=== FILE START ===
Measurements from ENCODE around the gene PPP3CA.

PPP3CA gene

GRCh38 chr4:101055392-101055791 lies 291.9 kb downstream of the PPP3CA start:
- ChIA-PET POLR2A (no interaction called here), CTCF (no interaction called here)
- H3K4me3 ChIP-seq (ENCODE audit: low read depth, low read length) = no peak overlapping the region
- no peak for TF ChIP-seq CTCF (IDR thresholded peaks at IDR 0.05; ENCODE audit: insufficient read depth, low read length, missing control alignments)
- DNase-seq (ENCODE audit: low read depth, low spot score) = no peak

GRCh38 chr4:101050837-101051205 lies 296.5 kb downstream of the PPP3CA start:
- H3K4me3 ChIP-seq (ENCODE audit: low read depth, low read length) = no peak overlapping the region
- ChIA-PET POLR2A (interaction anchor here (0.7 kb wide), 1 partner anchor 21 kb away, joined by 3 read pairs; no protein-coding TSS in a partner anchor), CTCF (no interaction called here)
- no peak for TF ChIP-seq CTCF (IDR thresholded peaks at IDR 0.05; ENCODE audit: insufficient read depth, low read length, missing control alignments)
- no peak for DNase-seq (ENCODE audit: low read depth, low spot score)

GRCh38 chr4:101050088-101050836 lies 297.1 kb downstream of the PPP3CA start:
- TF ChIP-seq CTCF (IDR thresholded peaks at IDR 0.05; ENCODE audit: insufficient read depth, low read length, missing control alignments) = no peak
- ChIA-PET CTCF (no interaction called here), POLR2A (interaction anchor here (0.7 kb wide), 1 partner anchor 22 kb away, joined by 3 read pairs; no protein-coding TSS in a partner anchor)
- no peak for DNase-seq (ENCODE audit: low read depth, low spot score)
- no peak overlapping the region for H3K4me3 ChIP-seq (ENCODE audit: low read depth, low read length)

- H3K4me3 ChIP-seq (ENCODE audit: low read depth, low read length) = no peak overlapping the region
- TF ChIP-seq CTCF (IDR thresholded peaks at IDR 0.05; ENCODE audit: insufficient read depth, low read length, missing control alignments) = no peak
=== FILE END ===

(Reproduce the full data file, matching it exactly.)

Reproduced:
Measurements from ENCODE around the gene PPP3CA.

PPP3CA gene

GRCh38 chr4:101055392-101055791 lies 291.9 kb downstream of the PPP3CA start:
- ChIA-PET POLR2A (no interaction called here), CTCF (no interaction called here)
- H3K4me3 ChIP-seq (ENCODE audit: low read depth, low read length) = no peak overlapping the region
- no peak for TF ChIP-seq CTCF (IDR thresholded peaks at IDR 0.05; ENCODE audit: insufficient read depth, low read length, missing control alignments)
- DNase-seq (ENCODE audit: low read depth, low spot score) = no peak

GRCh38 chr4:101050837-101051205 lies 296.5 kb downstream of the PPP3CA start:
- H3K4me3 ChIP-seq (ENCODE audit: low read depth, low read length) = no peak overlapping the region
- ChIA-PET POLR2A (interaction anchor here (0.7 kb wide), 1 partner anchor 21 kb away, joined by 3 read pairs; no protein-coding TSS in a partner anchor), CTCF (no interaction called here)
- no peak for TF ChIP-seq CTCF (IDR thresholded peaks at IDR 0.05; ENCODE audit: insufficient read depth, low read length, missing control alignments)
- no peak for DNase-seq (ENCODE audit: low read depth, low spot score)

GRCh38 chr4:101050088-101050836 lies 297.1 kb downstream of the PPP3CA start:
- TF ChIP-seq CTCF (IDR thresholded peaks at IDR 0.05; ENCODE audit: insufficient read depth, low read length, missing control alignments) = no peak
- ChIA-PET CTCF (no interaction called here), POLR2A (interaction anchor here (0.7 kb wide), 1 partner anchor 22 kb away, joined by 3 read pairs; no protein-coding TSS in a partner anchor)
- no peak for DNase-seq (ENCODE audit: low read depth, low spot score)
- no peak overlapping the region for H3K4me3 ChIP-seq (ENCODE audit: low read depth, low read length)

- H3K4me3 ChIP-seq (ENCODE audit: low read depth, low read length) = no peak overlapping the region
- TF ChIP-seq CTCF (IDR thresholded peaks at IDR 0.05; ENCODE audit: insufficient read depth, low read length, missing control alignments) = no peak